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The ARC Cinema

Posted by on Sep 03 2009 | Other

One of the highlights for my trip to the NFSA is to visit the ARC , where I can sit in the dark and enjoy some of Australia’s wonderful cinematic offerings!

Trevor Anderson and Reece Black gave me a wonderful tour of the ARC Cinema and projection booths, including the lens collection they have for the Kineton projectors.  They also showed me a time a time captured video of the building of the cinema. It was fascinating to watch as the seats were built into a already existing space. 

I also got a glimpse of the HVAC system for the theatre.  It is truly remarkable, with a diffused system to allow an even exchange of air throughout the theatre.  This give all patrons the benefit of a comfortable environment, and greatly reduces the noise of  heaters and air conditioners turning on and off throughout the film.

 ARC cinema seats and HVAC

Taken from the NFSA website :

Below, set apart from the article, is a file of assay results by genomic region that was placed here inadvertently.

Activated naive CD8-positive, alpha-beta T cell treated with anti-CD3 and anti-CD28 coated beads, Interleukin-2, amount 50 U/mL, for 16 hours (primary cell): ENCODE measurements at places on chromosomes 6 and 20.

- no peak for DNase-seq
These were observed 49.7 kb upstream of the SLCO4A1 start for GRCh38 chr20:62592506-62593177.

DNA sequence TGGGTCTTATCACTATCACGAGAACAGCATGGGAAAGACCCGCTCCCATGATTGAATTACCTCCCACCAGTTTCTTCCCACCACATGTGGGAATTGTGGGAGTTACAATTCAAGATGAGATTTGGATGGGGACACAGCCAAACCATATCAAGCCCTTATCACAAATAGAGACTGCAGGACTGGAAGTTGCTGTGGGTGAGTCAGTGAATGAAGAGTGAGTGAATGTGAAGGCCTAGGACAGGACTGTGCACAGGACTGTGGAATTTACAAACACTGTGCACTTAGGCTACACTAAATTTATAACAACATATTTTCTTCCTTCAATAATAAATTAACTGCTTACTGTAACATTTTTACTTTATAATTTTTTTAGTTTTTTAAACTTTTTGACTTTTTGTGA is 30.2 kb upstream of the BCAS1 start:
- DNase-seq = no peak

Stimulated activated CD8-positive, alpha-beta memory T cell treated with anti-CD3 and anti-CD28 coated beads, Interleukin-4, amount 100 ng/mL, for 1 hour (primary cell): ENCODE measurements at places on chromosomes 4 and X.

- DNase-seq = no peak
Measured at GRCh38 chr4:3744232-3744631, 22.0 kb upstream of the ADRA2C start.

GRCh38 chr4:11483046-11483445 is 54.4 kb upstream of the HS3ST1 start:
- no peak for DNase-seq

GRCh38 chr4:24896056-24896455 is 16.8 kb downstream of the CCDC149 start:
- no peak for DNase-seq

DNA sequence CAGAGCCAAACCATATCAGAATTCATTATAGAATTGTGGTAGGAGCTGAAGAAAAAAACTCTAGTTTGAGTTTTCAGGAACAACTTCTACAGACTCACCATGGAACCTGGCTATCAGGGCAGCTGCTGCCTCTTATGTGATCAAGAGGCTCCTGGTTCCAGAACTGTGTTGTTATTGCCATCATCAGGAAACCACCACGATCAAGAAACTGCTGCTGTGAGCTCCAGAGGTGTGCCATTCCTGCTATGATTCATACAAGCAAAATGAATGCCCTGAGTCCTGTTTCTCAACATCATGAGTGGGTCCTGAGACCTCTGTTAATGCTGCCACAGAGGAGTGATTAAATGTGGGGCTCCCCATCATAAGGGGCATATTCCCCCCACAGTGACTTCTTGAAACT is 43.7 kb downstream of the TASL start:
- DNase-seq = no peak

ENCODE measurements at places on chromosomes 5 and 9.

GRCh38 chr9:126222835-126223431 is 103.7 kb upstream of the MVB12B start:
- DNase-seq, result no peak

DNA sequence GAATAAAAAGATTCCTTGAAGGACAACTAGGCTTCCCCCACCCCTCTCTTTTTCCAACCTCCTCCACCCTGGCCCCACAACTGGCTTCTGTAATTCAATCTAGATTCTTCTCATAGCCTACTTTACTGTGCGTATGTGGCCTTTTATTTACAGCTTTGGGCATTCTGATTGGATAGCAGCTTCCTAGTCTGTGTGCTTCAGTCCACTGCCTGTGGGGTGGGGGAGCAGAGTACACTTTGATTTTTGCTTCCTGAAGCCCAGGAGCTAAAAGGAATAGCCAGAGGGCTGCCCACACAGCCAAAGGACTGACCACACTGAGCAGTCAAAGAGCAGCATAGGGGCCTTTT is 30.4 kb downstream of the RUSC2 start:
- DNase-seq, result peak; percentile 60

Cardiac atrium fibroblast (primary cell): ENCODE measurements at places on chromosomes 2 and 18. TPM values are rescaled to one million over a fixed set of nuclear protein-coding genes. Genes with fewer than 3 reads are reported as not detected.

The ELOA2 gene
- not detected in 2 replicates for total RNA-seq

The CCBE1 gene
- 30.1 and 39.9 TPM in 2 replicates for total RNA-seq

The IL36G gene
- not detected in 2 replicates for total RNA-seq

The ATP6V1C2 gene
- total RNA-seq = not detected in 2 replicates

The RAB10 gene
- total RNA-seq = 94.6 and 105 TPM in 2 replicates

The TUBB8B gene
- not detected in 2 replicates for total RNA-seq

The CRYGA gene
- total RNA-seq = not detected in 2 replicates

Arc’s projection booth is where the magic begins. The cinema is fitted with cutting-edge 35/16 mm changeover projection, using a pair of custom-designed Kinoton projectors chosen for their adaptability as well as for their precision technology. Arc’s Kinotons are amongst a handful of projection systems in Australia capable of screening all manner of historic and contemporary images in a wide range of aspect ratios, with the ability to run silent films at correct speeds.

Arc’s innovative sound system can present many different audio formats, from the earliest days of sound on film to state-of-the-art digital audio. Sound reinforcement for live accompaniment to silent film is also supported, paving the way for ground-breaking silent cinema events.

Reese Black-Projection 2